My name is Kyle and I’m and alcoholic. If only I knew how important that statement would become in my life ten years ago, I could have saved myself from so much destruction and pain.
Since the age of 16 I have used drugs and alcohol regularly – at first to temporarily escape the frustrations and insecurities of adolescence, but eventually I found myself having to use just to get out of bed in the morning. From the second I woke up my whole existence became centered around getting loaded, every thought, every action, every word had the ulterior motive of getting myself as far away from sober as possible. I had been entirely consumed by addiction at the age of 20. Completely oblivious to the agony in and around me, I continued to reach new lows the following years, crossing lines I never imagined I would.
Meanwhile, I had been grievously wounding my family who had done nothing but love and support me unconditionally since birth. Really good people. It started with little lies and manipulations but soon enough however, I was raiding medicine cabinets only to google a medication’s potential of giving me a buzz. The results usually showed that my loved ones were dealing with some serious health issues, but instead of being concerned for their wellbeing, my take away was, “well this won’t do anything for me… Now which way was the label facing again?”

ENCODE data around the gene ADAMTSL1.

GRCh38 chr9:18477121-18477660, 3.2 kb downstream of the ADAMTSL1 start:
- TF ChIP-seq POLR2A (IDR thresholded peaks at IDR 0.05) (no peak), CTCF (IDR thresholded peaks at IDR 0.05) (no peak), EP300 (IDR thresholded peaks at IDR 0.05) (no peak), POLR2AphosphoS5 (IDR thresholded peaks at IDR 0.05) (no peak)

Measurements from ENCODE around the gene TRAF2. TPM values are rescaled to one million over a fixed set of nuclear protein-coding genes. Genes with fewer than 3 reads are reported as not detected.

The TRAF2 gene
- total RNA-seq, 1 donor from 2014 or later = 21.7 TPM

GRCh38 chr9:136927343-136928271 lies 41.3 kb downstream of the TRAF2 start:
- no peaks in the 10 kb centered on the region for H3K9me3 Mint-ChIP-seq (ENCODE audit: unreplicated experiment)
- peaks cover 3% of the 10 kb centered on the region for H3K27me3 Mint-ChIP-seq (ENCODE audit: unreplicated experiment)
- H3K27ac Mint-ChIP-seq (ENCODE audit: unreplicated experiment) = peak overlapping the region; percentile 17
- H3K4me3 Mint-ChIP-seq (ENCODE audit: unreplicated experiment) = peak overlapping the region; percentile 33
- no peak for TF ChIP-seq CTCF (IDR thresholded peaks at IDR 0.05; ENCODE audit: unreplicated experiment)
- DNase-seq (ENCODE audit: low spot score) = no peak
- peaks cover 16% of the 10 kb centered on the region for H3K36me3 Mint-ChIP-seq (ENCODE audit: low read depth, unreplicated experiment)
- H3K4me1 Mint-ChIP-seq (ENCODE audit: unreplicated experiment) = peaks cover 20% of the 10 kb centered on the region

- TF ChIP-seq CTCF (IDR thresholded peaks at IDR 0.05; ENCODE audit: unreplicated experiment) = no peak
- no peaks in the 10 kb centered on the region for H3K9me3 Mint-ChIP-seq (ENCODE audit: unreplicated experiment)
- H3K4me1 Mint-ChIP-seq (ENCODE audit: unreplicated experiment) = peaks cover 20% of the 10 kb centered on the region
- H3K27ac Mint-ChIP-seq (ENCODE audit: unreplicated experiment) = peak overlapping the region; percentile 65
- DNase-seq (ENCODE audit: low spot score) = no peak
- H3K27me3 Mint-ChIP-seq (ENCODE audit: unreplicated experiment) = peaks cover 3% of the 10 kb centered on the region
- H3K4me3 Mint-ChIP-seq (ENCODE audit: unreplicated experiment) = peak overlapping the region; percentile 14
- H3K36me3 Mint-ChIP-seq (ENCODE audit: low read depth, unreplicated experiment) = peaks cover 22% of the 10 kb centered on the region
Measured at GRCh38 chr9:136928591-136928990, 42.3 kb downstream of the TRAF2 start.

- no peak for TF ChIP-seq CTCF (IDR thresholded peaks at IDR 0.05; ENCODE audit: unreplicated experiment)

I would regularly find myself thumbing through my mom’s wallet, deciding how much money I could take without her noticing. While recovering from a surgery, she would rely on me to go the store to get us groceries which I would gladly do because that meant that she would give me her debit card which I could use at the ATM on the way back. While sleeping, she would shriek in pain do to the surgery, but even that wasn’t enough for me to not steal her pain medication any chance I could. The other members of my family received equally terrible and dishonest behavior from me.
I always thought myself one of the good guys, someone who would positively impact the lives of those around him. When I reached my 20’s that expectation to live a life of purpose began to deteriorate. I was a drug addict and didn’t care about anything or anyone outside of myself. I betrayed every single moral instilled in me growing up for the pitiful life I had made for myself. Suicidal and depressed, losing job after job, selling my life to pawn shops, stealing, lying, cheating, scamming, you name it I wasn’t above anything when it came to getting a fix. I had become something truly heinous and grotesque, feral. For the first time I hit rock bottom and it hurt. That’s when it happened.